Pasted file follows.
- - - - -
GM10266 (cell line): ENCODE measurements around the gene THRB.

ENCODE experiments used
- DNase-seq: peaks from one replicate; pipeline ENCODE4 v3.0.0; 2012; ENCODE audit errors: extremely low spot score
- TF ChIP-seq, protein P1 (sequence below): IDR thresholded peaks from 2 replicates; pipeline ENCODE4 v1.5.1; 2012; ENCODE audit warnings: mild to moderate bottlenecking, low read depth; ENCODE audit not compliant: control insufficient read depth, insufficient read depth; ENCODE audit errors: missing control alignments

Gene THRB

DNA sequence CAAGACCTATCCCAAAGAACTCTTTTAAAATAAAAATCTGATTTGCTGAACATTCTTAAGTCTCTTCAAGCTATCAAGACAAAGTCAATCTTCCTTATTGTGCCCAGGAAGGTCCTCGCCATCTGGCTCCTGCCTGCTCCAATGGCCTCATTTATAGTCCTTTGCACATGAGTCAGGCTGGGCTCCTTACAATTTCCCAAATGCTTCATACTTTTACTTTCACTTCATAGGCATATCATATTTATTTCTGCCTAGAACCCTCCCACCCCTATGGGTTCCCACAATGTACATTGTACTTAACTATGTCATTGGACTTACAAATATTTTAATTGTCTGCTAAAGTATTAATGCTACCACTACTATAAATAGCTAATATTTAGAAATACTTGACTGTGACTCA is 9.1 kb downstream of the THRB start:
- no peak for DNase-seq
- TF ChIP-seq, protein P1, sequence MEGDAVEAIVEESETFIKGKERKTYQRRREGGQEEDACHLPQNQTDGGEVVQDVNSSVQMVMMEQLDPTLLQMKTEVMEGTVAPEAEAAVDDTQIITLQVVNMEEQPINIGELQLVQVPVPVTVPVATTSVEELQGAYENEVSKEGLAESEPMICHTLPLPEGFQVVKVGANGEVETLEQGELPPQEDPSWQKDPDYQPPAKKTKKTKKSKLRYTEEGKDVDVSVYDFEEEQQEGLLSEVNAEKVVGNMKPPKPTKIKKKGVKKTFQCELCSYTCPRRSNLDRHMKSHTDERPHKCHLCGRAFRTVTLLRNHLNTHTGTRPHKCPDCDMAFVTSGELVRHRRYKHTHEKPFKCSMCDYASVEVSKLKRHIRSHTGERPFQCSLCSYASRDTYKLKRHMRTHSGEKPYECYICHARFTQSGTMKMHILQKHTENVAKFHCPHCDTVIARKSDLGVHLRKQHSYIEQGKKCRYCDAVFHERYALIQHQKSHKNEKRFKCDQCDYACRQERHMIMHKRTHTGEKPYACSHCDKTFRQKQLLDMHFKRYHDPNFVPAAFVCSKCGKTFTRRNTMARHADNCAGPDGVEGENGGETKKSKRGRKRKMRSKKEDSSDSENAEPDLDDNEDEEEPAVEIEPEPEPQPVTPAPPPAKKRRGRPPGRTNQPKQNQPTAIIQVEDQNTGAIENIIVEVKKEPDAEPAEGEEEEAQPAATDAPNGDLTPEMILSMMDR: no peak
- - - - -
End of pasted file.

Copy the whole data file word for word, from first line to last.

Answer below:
GM10266 (cell line): ENCODE measurements around the gene THRB.

ENCODE experiments used
- DNase-seq: peaks from one replicate; pipeline ENCODE4 v3.0.0; 2012; ENCODE audit errors: extremely low spot score
- TF ChIP-seq, protein P1 (sequence below): IDR thresholded peaks from 2 replicates; pipeline ENCODE4 v1.5.1; 2012; ENCODE audit warnings: mild to moderate bottlenecking, low read depth; ENCODE audit not compliant: control insufficient read depth, insufficient read depth; ENCODE audit errors: missing control alignments

Gene THRB

DNA sequence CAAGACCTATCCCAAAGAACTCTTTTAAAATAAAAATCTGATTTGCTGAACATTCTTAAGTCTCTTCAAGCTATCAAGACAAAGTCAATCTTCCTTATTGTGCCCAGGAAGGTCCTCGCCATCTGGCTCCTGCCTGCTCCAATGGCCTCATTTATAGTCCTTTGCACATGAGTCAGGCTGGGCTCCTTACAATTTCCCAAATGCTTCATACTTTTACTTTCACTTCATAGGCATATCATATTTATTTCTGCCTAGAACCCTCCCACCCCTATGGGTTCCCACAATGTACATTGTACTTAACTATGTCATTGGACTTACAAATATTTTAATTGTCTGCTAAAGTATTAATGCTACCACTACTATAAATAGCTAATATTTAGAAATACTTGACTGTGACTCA is 9.1 kb downstream of the THRB start:
- no peak for DNase-seq
- TF ChIP-seq, protein P1, sequence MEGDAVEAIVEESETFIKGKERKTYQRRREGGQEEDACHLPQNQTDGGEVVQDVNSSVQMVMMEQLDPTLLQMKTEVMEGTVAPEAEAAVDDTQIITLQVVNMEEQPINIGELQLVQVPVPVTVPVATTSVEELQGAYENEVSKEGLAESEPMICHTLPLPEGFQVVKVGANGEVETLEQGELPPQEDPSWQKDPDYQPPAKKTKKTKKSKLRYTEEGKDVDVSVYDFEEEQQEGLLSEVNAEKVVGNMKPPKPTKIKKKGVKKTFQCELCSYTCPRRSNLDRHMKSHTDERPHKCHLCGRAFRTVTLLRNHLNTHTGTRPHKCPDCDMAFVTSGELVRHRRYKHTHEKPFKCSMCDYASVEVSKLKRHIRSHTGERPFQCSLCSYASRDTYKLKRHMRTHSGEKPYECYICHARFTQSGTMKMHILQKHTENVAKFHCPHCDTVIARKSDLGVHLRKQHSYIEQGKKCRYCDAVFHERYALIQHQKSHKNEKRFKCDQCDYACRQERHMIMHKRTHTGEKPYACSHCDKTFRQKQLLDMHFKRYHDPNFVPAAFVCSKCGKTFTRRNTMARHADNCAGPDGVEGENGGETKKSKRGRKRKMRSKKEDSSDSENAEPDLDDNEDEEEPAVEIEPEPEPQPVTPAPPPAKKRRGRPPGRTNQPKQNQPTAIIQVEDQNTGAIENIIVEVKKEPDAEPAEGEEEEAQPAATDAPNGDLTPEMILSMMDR: no peak